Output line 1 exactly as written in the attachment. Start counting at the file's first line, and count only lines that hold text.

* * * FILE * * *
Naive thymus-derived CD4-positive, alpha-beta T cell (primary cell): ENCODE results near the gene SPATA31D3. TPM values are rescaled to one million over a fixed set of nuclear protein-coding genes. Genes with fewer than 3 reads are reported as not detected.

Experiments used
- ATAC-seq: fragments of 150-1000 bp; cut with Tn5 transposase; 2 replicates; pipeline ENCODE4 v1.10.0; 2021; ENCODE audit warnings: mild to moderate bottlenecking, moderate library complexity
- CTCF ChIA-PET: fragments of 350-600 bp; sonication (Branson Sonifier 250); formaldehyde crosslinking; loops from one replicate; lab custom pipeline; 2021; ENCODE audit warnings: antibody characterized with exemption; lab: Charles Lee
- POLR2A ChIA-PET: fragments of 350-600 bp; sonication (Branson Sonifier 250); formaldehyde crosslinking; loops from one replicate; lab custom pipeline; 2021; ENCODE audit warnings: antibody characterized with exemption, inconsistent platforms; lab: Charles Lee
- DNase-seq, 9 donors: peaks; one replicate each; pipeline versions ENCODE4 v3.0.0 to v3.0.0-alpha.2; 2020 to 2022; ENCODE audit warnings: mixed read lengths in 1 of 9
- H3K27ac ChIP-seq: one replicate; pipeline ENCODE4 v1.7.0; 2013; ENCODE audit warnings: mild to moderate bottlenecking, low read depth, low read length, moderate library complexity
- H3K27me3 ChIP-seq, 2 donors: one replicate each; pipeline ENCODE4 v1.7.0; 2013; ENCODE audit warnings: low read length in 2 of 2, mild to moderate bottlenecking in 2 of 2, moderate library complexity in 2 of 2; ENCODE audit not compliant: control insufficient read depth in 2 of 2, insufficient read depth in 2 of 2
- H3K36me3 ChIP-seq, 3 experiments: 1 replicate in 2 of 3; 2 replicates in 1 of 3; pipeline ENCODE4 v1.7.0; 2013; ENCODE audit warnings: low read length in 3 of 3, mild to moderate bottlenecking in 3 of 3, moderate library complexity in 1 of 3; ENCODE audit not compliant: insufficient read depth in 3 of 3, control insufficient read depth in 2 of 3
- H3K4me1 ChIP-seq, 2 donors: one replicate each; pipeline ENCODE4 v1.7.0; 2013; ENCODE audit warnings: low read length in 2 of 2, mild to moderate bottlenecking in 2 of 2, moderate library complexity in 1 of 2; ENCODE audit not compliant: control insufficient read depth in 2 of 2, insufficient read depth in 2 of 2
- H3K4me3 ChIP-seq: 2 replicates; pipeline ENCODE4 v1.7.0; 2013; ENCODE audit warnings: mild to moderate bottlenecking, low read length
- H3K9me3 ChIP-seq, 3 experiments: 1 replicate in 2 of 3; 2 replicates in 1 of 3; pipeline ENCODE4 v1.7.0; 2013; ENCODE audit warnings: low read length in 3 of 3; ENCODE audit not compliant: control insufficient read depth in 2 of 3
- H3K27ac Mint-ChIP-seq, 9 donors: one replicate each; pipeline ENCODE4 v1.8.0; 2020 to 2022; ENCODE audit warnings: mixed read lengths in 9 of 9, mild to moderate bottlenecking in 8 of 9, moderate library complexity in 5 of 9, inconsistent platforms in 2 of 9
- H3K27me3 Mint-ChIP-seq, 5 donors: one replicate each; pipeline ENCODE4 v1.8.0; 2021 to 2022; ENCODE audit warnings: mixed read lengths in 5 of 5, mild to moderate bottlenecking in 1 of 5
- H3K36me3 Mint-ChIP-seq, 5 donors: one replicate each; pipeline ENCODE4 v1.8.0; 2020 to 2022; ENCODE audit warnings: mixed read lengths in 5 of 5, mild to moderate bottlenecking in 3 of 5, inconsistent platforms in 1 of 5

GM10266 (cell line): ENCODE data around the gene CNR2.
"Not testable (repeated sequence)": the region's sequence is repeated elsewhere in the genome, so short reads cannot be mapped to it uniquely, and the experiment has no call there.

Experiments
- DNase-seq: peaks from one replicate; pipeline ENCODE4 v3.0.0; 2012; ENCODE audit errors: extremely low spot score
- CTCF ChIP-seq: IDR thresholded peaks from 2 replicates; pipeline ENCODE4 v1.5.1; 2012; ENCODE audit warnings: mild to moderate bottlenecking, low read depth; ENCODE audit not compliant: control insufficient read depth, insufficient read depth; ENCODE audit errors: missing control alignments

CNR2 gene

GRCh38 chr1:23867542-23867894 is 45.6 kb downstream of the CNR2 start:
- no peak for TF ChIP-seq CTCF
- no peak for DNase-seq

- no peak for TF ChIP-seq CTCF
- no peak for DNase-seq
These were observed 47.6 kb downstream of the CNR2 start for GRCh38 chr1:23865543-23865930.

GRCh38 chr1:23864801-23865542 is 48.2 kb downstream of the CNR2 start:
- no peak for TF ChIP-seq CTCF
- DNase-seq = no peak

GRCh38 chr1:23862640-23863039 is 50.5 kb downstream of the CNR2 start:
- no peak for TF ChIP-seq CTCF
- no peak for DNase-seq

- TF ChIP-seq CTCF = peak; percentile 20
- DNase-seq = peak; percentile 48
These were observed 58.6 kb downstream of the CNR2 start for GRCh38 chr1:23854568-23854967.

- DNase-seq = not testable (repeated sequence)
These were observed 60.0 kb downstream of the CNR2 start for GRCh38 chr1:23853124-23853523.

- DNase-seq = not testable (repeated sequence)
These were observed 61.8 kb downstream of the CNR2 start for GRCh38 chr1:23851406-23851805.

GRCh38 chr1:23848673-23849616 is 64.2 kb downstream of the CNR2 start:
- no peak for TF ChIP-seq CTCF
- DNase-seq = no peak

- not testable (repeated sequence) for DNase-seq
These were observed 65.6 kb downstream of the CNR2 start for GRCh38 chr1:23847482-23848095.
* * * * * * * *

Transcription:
Naive thymus-derived CD4-positive, alpha-beta T cell (primary cell): ENCODE results near the gene SPATA31D3. TPM values are rescaled to one million over a fixed set of nuclear protein-coding genes. Genes with fewer than 3 reads are reported as not detected.